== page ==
The Crime Statistics Agency (CSA) is committed to working with community to support improved Aboriginal justice outcomes through the availability of statistics. The CSA has consulted with stakeholders and the community about the changes we have made and the resulting new data outputs. The Aboriginal and Torres Strait Islander status data available on the website from 24 September includes the re-release of Alleged offender statistics and for the first time we are releasing Family incident statistics.
The release of increased Aboriginal and Torres Strait Islander data supports the Victorian Aboriginal Justice Agreement Phase 4 (AJF4) outcome ‘Increased Aboriginal community ownership of and access to data’ and Dhelk Dja: Safe Our Way - Strong Culture, Strong Peoples, Strong Families (Aboriginal 10 Year Family Violence Agreement) priority five: Aboriginal-led and informed innovation, data and research.
We give our gratitude to the many Aboriginal people who generously contributed their wisdom, experience, expertise and cultural insights during the consultation. We also thank the Koori Justice Unit, Family Safety Victoria, the Dhelk Dja Aboriginal Justice Forums and Victoria Police, who all contributed to the outcomes of this work.
What Aboriginal and Torres Strait Islander status data will be available?
After the withdrawal of Aboriginal and Torres Strait Islander status data from the CSA website in June 2019 the CSA worked closely with Victoria Police to implement solutions to improve the responses to the SIQ. The CSA has now assessed the data and determined that it is of sufficient quality to include in the quarterly Victorian crime statistics release. The Alleged offender and Family incident data will be included in the official crime statistics and available at the state level and for regions/local government areas.
The data quality of Aboriginal and Torres Strait Islander status of victims of crime has improved but is not considered suitable for public release, it will only be available on request through the CSA data consultancy service. The CSA will continue to monitor the data quality and when it is consistently of sufficient quality it will be considered for inclusion in the official crime statistics.
What is Aboriginal and Torres Strait Islander status?
Victoria Police captures the Aboriginal or Torres Strait Islander status of people in their LEAP database using the Standard Indigenous Question (SIQ). The CSA obtains this information from Victoria Police and can then use it to produce statistics for the state of Victoria. The quality of data provided by Victoria Police has now improved.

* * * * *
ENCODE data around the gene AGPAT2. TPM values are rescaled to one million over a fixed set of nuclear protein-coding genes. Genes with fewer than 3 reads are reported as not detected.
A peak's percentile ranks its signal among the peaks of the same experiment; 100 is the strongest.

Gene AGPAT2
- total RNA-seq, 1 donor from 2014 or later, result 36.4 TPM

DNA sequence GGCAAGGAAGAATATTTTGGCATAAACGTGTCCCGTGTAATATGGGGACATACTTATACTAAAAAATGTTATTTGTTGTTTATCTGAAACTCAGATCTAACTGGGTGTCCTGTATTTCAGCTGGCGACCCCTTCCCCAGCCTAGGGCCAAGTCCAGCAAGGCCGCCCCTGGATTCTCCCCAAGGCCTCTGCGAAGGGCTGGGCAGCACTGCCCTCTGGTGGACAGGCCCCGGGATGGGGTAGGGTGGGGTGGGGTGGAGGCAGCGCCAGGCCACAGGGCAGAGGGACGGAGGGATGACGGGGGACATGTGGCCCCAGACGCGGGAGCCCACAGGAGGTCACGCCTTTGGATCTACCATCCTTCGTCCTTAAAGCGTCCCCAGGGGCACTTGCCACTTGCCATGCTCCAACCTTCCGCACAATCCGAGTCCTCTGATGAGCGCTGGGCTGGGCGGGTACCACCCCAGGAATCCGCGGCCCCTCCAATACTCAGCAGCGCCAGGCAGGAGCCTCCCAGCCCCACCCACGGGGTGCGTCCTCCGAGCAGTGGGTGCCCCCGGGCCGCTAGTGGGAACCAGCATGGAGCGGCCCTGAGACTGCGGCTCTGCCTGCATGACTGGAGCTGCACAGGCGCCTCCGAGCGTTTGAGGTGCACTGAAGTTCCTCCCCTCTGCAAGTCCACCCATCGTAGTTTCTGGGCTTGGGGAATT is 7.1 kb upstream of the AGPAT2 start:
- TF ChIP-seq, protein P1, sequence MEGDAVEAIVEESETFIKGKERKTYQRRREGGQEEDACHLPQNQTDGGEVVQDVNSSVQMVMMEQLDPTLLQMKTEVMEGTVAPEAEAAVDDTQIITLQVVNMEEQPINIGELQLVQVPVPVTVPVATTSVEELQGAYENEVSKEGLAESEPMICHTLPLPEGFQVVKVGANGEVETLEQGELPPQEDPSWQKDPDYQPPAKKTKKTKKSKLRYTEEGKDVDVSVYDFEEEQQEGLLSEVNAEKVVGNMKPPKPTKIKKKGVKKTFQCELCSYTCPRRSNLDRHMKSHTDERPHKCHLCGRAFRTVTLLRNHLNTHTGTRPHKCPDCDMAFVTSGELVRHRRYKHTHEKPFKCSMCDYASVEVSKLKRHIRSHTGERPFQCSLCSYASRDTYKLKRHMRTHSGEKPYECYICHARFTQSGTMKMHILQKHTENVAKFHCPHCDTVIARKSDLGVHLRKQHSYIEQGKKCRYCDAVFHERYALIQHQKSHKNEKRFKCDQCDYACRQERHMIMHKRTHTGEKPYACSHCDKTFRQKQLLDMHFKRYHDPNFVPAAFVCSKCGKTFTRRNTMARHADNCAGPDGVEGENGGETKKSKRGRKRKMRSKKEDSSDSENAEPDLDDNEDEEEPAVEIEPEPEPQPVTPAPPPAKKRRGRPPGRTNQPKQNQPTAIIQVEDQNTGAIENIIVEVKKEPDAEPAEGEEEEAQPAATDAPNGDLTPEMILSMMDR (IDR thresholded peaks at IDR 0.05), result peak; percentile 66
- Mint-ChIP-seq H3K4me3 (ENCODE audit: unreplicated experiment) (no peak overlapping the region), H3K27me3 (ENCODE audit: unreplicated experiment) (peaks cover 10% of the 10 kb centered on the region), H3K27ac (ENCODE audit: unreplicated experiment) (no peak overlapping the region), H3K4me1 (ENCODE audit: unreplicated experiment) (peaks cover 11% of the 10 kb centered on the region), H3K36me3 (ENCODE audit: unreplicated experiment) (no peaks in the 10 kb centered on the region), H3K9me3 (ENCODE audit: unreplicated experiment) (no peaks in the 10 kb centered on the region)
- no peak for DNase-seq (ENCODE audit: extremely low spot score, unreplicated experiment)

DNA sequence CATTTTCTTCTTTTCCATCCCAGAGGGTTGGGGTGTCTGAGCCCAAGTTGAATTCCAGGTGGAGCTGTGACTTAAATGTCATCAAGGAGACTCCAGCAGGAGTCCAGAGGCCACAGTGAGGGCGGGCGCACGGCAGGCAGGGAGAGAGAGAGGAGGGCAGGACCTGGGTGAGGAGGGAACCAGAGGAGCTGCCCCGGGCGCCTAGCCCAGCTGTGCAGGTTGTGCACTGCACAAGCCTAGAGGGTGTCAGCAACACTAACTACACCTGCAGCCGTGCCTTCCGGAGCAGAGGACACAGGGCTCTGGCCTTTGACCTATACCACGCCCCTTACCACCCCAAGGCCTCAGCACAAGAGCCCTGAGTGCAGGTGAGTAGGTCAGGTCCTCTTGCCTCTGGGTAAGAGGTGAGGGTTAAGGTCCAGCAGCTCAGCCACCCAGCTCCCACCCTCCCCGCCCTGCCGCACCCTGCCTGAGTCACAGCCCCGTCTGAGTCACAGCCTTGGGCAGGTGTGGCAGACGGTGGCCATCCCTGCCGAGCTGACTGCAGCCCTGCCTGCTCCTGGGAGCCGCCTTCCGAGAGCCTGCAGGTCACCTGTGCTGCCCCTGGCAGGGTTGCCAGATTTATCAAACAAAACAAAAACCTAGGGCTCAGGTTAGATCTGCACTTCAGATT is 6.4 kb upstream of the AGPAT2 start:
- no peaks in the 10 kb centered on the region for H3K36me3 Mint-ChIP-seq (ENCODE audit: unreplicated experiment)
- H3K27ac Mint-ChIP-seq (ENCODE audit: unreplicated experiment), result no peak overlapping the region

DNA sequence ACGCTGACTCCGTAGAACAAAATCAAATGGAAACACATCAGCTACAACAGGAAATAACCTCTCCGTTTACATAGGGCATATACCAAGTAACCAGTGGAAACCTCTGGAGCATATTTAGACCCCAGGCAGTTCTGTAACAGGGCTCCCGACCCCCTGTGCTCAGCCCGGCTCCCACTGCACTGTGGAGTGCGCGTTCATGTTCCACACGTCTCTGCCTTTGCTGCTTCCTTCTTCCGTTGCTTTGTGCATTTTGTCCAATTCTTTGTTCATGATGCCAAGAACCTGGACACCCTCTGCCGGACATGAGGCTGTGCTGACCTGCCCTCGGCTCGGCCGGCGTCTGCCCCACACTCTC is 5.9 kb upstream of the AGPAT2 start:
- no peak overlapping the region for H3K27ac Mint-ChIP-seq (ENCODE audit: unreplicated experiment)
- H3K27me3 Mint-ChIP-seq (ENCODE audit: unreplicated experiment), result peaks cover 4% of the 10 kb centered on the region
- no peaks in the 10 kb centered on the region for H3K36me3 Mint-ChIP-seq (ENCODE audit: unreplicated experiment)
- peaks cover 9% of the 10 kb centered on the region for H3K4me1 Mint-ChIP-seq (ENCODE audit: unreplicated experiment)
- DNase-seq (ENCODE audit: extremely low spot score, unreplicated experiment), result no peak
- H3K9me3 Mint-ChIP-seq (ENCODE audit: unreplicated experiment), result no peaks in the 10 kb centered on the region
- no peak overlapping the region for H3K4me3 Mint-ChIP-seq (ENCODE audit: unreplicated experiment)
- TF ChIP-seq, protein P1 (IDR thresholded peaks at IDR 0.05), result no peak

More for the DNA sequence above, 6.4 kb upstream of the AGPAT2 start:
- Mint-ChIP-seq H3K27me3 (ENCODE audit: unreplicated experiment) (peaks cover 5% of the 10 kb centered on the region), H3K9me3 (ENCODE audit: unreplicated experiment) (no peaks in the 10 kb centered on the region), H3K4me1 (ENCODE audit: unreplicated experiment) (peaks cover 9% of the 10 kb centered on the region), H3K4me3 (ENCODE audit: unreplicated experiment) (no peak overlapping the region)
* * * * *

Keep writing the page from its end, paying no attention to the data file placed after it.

What has CSA changed?
The CSA reviewed the ‘most frequent’ counting rule and found that a small modification to the application of this rule resulted in substantial data quality improvements, including further reducing unknown values in the dataset. It was found that the CSA ‘most frequent’ counting rule code did not preference meaningful responses (‘yes’ or ‘no’) where ‘unknown’ is the most frequent response for an individual. The CSA has revised the application of the counting rule to preference ‘yes’ or ‘no’ values over ‘unknown’ values in the dataset and this resulted in substantial quality improvements in the dataset and across all CSA person-based statistical populations (Alleged offender incidents, Victim reports and Family Incidents – Affected family members and other parties).
What is the ‘most frequent’ rule and why is applied?
The SIQ responses that Victoria Police collect have historically contained many records with an ‘unknown’ response. Datasets that contain many unknown or missing values are deemed unfit for general use as the remaining data can potentially be misleading, potentially either over or understating the true numbers.
In 2016, the CSA consulted with the Aboriginal Justice Caucus and Aboriginal community on options to improve Aboriginal and Torres Strait Islander Victoria Police recorded data quality and outputs. This resulted in the CSA implementing the ‘most frequent’ counting rule in the year ending 30 June 2016 data release for Alleged offender incidents. For more information about this process please see the Consultation paper: Improving recorded crime statistics for Victoria’s Aboriginal community.
Under the most frequent counting rule, a person has a ‘yes’, ‘no’ or ‘unknown’ response to the SIQ, the most frequently appearing response meaningful response (‘yes’ or ‘no’) is taken as correct. If the person only has one meaningful response, then that response stands across all records, see Figure 1. If a person appears in the dataset two different times with a ‘yes’ and a ‘no’ in the records, a ‘yes’ response is taken over a ‘no’ response.
Figure 1. Example of the ‘most frequent’ counting rule from the Aboriginal and/or Torres Strait Islander responses
Still not sure?
Send us an email at email@example.com and let us know what you are trying to look at and we’ll be happy to assist.